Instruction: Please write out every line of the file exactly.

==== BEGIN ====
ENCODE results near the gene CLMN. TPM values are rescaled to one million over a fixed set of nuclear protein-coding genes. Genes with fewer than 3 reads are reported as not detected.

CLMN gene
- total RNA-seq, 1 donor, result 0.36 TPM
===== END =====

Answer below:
ENCODE results near the gene CLMN. TPM values are rescaled to one million over a fixed set of nuclear protein-coding genes. Genes with fewer than 3 reads are reported as not detected.

CLMN gene
- total RNA-seq, 1 donor, result 0.36 TPM